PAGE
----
First released in 1994 as Night School and later re-released in 1995 as University, this is one of Bentley Little’s earlier novels, his fifth out of 29 or 30 released to date. Whilst I have not read every one of his novels, University seems to be one of his best, at least for its twisted comedy if nothing else.
Born in 1960, Little has an M.A. in English and Comparative Literature. His master’s thesis was his first novel The Revelation (1990) which also won the Bram Stoker Award for Best First Novel. The man is like a machine, churning out almost one novel per year on average. He also has a collection of at least thirty short stories.
On the surface, University is like many other contemporary horror fiction: a present-day setting with some unexplained evil force that causes weird occurrences and a few ordinary people as main characters who must deal with said evil force.
University is set in UC Brea. The plot follows three main characters: Jim Parker, a student and editor of the university newspaper; Faith Pullen, another student; and Dr Ian Emerson, a lecturer. All three initially do not know each other and all three notice the increasingly disturbing occurrences on campus. These range from weird notices to violent attacks, just for starters.
Structurally, it is like a typical novel with 35 chapters spanning about 475 pages. And like many novels, there is a lot of filler. If one focuses on the narration that only directly follows the three main viewpoint characters, the plot progression is arguably quite slow—that is, one may think the main characters would take action sooner.
However, the slow pace is barely noticeable at first reading as the author is able to keep it fresh. He breaks up the story by injecting scenes without the main characters, featuring only minor characters who may merely make a few brief appearances throughout. This is arguably an easy technique but some authors just don’t use it or don’t know how to use it effectively. These scenes demonstrate the progression of the evil on campus if nothing else. But they are also often disturbing as they are comical.
This leads to the next point: the author’s real gift is comedy. The humor can be simplistically described as dark if not black and, either way, is just inappropriate. Which is why it is so funny.
As it is horror, the author sets up the reader’s expectation for the weird. But consistent with that expectation and also simultaneously not without being totally jarring, he is still able to hit the reader with some absurd action/reaction or one-liner that elicits laughter. I am a little surprised his work, or at least this novel hasn’t been banned. To be fair, although there is no shortage of violence (including sexual assaults, animal cruelty and an on-campus shooting), it’s not as if the author is encouraging or even trivializing bad behavior.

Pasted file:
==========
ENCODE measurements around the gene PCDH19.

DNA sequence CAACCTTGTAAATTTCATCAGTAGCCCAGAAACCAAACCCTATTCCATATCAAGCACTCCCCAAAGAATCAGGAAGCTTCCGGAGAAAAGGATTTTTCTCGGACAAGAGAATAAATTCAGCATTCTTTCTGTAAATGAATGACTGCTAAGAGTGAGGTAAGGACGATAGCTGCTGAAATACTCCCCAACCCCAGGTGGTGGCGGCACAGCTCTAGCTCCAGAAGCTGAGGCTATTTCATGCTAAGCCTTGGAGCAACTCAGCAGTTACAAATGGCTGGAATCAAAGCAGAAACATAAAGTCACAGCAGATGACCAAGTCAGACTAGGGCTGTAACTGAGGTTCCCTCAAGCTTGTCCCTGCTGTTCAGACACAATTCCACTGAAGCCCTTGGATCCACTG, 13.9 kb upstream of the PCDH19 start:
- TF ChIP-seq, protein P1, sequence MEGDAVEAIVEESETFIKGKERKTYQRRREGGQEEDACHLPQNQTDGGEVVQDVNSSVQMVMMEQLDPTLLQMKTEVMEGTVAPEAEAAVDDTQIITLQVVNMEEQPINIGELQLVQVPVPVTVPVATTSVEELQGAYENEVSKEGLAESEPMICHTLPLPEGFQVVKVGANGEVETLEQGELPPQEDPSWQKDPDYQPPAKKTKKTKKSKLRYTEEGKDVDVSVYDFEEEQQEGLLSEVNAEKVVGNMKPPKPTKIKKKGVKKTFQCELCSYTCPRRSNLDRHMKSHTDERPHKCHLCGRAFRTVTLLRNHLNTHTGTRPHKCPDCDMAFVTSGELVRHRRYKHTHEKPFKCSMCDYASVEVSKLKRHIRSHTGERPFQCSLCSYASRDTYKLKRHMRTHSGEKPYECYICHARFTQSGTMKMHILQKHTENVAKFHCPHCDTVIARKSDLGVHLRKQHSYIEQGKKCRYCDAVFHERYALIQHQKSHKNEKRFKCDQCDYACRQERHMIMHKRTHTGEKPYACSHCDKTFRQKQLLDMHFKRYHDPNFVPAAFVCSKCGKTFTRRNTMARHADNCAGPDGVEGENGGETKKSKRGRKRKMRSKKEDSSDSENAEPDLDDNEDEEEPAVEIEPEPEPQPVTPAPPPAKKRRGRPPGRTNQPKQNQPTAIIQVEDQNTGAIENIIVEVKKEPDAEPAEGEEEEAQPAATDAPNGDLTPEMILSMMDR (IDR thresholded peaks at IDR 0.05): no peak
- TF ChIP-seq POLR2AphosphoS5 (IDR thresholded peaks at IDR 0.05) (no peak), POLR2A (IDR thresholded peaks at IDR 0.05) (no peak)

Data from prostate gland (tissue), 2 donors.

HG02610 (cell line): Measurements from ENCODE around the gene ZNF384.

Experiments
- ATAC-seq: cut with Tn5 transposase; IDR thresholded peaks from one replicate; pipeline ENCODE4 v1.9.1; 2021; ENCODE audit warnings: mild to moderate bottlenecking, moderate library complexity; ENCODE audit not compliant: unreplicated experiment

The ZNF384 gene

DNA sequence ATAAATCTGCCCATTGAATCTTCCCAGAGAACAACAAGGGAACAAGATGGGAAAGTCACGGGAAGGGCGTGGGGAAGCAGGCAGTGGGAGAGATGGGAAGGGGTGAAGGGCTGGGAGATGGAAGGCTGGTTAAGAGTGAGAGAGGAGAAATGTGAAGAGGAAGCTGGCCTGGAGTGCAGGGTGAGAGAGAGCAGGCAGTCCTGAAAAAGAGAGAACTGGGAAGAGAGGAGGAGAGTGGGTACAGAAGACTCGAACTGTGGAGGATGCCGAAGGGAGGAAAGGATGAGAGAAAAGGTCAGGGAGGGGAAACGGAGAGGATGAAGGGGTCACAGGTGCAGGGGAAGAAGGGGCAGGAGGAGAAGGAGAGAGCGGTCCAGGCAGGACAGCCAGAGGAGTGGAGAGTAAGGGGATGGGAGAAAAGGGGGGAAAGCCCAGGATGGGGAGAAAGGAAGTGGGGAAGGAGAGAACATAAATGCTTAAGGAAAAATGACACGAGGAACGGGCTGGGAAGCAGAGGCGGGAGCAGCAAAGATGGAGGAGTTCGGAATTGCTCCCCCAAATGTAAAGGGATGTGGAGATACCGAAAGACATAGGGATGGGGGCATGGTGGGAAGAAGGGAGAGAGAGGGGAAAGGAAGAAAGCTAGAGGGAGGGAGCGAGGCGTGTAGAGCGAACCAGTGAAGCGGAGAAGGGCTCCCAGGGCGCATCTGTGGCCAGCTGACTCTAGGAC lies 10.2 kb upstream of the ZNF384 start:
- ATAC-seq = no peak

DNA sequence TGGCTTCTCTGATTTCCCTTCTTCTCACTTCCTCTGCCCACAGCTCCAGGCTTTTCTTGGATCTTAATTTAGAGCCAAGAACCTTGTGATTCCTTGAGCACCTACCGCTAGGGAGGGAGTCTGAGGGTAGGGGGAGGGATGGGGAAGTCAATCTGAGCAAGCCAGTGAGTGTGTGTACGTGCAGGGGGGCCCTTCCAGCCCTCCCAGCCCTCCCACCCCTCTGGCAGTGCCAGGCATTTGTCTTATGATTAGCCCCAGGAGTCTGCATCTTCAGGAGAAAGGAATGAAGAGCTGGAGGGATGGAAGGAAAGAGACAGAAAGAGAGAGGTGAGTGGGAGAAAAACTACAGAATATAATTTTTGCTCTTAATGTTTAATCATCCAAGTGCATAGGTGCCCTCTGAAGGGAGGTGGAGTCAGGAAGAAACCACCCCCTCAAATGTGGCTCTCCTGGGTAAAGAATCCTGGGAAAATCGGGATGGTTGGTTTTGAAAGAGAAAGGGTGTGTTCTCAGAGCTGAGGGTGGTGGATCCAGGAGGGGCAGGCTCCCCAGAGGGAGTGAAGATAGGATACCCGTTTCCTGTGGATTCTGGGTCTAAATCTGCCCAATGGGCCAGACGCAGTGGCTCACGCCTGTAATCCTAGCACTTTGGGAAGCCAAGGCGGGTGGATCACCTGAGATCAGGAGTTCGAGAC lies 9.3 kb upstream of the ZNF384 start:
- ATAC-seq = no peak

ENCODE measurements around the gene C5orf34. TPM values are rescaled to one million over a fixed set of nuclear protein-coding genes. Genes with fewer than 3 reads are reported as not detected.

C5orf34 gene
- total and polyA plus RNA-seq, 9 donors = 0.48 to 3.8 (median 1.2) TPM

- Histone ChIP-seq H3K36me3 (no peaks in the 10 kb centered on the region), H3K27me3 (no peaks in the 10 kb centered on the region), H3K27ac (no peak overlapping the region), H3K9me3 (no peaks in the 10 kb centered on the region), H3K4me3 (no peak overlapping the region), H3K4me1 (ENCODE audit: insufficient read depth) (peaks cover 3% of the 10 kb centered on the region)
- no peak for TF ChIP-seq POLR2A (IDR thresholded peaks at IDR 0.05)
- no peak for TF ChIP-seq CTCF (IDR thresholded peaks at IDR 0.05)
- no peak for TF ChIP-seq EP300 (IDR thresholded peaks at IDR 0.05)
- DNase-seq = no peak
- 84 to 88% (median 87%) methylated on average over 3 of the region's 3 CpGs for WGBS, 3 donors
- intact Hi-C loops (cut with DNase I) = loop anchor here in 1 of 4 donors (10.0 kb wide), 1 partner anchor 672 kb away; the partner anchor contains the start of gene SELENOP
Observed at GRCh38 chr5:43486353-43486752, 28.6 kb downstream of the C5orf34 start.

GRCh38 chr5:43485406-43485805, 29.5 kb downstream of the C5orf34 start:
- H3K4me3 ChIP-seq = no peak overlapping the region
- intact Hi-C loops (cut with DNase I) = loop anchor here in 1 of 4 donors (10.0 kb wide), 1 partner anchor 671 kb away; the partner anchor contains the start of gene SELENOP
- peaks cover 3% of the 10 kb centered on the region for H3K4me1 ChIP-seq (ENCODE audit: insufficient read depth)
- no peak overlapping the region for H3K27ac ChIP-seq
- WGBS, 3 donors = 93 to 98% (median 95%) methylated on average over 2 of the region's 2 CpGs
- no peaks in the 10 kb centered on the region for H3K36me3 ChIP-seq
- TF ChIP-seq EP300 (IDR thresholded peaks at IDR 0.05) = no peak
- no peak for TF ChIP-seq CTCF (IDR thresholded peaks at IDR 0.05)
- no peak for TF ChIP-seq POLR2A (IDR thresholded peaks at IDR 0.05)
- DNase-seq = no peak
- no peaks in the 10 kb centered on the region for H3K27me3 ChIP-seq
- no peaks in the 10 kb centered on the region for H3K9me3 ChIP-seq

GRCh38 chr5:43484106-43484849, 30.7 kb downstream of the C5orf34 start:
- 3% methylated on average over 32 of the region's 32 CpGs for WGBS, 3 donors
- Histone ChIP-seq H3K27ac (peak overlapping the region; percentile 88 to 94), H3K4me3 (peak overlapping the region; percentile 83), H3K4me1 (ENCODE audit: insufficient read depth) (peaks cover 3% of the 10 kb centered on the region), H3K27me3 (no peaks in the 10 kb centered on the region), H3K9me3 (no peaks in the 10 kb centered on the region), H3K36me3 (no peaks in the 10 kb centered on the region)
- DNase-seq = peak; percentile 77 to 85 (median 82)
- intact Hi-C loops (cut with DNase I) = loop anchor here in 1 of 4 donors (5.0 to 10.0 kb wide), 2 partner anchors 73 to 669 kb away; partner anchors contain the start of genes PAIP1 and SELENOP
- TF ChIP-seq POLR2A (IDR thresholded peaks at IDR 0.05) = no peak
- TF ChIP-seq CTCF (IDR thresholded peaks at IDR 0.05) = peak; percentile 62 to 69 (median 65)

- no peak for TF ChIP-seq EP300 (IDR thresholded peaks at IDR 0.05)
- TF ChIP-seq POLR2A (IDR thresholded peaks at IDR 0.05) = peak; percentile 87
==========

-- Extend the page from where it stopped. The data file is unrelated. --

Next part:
To some, the humor may across as madness or idiocy but the timing is so precise that it suggests genius which, admittedly, does not exclude madness. In University, the humor is, of course, also a satirical look—if only a superficial one—at academia and human stupidity and hypocrisy in the context of a higher education institution. Anyone who has attended college or university in recent decades can probably relate.
Despite the captivating premise and plot, and it is more plot-driven, the characters are not neglected. They have real problems and they have real feelings. Some elements are arguably clichéd but that is difficult to avoid if they are to be plausible and relatable as people. Whilst slice of life is necessary, it could do less with that deliberately B-grade quality that is common in horror, including some of the sex between the main characters and their partners. It’s not that their relationships are dishonest and some of it is actually relevant to the plot, but some of it is just filler.
Perhaps the main weakness is that all three main characters are part of the writing and literary circles. The author is obviously writing about what he knows, which is fair enough, but more variety would avoid “writer writing about writers”.
As already mentioned, this is like a typical contemporary horror fiction in many respects. The prose is plain and easy to read. Although it may be the norm for a novel, there could be more “showing” rather than “telling”. In any case, there is enough movement or at least enough dramatic action to feign movement and therefore maintain the reader’s attention from start to finish.
What stands out is the comedy and those who aren’t into black comedy or are easily offended by it won’t like it as they would probably dismiss the work as “sick and demented”. This is a novel for an older, well-grounded audience who appreciates or can use that kind of humor… after all, if one takes away the horror texturing, the world is worse than what the novel describes.
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